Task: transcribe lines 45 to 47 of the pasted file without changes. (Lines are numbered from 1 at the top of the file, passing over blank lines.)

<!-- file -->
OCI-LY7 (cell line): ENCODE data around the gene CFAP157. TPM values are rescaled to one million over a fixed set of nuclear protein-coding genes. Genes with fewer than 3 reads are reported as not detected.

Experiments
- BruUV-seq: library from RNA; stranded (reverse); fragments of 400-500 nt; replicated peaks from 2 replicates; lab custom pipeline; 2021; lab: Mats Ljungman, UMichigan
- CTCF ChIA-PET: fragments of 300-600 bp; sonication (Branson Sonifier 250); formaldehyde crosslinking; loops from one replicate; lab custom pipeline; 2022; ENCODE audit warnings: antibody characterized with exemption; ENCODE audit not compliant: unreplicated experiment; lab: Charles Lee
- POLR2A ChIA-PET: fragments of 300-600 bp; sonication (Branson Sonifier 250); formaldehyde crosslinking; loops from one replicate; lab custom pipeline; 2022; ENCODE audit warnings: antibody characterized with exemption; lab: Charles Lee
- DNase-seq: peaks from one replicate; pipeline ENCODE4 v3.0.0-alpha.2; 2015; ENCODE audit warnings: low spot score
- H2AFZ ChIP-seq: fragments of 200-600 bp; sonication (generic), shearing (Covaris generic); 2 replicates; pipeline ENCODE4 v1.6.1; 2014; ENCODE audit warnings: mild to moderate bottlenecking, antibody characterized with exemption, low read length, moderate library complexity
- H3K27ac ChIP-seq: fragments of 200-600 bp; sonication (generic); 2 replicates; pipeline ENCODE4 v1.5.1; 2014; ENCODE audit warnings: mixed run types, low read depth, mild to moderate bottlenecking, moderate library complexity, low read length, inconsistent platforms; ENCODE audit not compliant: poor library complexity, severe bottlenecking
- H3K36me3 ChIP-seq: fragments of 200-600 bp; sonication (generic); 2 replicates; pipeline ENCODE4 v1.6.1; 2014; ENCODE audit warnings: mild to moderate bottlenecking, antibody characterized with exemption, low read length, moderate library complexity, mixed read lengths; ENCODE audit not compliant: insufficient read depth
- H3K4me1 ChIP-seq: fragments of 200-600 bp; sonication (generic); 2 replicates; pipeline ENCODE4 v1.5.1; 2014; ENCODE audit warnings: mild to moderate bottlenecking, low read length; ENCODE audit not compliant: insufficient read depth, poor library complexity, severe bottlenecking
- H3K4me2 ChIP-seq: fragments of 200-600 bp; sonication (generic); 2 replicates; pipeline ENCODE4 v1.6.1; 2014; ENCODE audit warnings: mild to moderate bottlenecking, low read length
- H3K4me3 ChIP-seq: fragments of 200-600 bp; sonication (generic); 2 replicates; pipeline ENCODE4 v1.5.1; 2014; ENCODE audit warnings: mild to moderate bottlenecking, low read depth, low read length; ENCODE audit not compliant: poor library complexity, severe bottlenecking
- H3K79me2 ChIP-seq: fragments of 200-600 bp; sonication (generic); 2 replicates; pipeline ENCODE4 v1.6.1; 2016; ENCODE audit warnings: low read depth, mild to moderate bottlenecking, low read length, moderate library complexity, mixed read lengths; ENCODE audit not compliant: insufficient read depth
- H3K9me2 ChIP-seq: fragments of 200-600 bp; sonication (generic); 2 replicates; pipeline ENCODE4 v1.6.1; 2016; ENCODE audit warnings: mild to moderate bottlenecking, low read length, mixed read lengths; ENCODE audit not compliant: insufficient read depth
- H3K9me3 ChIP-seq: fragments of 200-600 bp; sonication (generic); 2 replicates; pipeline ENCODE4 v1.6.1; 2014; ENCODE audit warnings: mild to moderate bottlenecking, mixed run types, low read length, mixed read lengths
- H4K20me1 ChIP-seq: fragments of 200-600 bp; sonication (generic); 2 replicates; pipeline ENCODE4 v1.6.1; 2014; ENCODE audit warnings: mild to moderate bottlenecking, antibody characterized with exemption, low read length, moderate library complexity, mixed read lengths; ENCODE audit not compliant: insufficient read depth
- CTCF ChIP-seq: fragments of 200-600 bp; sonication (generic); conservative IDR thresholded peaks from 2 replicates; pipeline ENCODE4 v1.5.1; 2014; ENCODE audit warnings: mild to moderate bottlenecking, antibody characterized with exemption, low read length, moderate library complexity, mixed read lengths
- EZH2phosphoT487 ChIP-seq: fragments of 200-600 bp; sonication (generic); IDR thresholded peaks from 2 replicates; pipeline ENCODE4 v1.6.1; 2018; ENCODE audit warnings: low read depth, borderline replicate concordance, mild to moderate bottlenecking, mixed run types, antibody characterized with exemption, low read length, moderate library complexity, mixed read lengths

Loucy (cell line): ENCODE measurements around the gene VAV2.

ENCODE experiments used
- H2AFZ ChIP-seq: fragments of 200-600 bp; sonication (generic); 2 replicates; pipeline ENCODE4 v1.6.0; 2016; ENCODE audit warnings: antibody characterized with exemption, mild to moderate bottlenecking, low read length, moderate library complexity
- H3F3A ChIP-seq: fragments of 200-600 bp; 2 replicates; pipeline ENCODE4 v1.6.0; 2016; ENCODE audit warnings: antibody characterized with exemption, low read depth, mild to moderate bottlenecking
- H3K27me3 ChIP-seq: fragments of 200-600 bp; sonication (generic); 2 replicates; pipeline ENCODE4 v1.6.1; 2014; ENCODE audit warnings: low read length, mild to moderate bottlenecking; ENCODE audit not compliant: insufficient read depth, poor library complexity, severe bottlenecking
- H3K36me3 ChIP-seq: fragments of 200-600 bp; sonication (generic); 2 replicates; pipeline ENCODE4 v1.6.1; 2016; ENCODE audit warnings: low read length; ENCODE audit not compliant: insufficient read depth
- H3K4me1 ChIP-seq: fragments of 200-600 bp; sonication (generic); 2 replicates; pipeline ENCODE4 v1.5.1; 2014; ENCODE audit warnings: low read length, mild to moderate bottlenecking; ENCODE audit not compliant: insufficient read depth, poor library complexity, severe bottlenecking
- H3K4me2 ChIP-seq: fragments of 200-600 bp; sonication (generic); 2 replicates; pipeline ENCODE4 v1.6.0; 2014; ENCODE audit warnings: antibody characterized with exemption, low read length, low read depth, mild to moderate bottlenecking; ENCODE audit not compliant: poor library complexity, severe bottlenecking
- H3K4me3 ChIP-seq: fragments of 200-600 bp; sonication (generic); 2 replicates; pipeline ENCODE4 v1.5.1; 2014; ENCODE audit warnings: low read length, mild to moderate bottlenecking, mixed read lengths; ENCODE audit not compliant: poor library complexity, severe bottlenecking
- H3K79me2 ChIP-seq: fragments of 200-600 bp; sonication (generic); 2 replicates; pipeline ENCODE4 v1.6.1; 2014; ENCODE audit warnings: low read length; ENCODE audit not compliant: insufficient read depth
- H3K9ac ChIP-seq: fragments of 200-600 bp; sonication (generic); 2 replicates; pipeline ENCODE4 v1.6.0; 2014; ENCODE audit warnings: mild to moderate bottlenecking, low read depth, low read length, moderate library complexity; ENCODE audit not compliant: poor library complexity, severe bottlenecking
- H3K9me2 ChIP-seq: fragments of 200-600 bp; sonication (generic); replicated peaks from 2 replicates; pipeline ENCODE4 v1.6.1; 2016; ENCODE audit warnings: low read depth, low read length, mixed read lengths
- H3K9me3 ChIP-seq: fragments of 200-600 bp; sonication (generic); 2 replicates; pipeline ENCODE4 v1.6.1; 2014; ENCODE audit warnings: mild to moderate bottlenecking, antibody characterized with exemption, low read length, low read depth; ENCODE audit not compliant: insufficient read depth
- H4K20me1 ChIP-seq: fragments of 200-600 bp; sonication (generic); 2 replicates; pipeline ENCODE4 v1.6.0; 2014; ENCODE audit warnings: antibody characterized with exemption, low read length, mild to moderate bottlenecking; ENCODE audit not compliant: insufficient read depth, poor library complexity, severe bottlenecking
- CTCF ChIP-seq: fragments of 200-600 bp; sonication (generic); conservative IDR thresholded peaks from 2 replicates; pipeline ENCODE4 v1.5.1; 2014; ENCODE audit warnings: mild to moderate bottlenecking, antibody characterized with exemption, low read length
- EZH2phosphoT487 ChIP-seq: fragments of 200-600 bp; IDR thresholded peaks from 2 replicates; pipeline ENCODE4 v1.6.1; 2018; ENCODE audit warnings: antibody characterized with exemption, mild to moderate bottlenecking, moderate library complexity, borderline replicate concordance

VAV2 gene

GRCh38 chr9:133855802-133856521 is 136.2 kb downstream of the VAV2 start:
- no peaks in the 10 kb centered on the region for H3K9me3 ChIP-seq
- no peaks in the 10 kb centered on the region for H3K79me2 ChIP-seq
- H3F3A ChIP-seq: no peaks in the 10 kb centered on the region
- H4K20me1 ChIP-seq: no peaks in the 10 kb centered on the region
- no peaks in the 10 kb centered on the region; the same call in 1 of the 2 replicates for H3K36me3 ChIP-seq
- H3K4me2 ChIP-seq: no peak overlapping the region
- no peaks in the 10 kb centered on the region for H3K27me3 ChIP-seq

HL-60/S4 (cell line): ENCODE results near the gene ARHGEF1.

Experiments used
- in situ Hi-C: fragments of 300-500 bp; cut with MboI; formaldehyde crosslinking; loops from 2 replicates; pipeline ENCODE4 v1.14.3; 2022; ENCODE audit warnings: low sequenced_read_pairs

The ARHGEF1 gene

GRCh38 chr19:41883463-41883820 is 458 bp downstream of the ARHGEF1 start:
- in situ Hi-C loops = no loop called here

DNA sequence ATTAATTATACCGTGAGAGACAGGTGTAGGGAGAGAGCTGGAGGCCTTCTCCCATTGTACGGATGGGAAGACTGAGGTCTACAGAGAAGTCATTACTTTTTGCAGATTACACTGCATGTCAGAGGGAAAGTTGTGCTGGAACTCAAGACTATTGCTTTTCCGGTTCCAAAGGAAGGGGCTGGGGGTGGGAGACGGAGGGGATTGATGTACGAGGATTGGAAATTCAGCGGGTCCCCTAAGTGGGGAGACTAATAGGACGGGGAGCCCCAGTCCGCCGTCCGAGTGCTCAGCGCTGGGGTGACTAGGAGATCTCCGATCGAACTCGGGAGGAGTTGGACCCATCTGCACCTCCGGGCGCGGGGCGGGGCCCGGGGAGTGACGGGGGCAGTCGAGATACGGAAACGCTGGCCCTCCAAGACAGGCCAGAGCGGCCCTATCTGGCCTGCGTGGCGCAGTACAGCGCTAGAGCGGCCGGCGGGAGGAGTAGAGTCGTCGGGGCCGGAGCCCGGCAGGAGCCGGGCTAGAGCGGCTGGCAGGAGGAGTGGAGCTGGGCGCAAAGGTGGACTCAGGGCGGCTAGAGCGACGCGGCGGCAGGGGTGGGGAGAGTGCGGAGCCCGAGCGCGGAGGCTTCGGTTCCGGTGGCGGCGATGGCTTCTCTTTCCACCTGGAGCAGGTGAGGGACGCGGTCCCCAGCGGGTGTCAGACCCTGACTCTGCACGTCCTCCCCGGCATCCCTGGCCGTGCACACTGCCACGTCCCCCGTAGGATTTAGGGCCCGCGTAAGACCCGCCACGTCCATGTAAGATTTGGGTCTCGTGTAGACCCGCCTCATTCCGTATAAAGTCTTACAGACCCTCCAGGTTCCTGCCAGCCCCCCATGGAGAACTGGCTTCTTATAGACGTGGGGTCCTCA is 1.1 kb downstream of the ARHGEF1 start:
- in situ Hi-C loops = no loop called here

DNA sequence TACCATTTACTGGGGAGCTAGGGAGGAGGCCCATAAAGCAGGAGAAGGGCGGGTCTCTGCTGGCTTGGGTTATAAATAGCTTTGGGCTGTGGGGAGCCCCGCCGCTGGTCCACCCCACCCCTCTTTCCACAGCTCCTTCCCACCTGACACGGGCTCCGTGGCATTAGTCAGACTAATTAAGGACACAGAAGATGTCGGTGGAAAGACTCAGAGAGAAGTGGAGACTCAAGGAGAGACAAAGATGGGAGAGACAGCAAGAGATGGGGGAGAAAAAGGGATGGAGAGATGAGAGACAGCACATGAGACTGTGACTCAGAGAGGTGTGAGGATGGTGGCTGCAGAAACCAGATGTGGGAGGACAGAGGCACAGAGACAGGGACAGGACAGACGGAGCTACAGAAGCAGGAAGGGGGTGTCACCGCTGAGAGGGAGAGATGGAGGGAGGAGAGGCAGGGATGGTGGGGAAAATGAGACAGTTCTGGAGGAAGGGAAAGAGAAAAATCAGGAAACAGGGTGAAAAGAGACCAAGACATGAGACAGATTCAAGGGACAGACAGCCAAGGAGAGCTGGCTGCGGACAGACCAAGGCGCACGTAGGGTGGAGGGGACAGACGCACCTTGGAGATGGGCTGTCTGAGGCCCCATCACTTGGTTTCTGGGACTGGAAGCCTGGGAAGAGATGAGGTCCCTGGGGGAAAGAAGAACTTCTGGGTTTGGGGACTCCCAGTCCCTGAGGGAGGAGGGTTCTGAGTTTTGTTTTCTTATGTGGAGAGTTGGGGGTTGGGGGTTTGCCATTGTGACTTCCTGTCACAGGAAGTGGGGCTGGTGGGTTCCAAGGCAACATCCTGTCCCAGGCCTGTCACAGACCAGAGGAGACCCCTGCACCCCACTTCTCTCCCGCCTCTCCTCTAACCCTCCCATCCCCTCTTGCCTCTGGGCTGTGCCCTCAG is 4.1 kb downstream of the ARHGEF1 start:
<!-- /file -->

Experiments used
- in situ Hi-C: fragments of 300-500 bp; cut with MboI; formaldehyde crosslinking; loops from 2 replicates; pipeline ENCODE4 v1.14.3; 2022; ENCODE audit warnings: low sequenced_read_pairs

The ARHGEF1 gene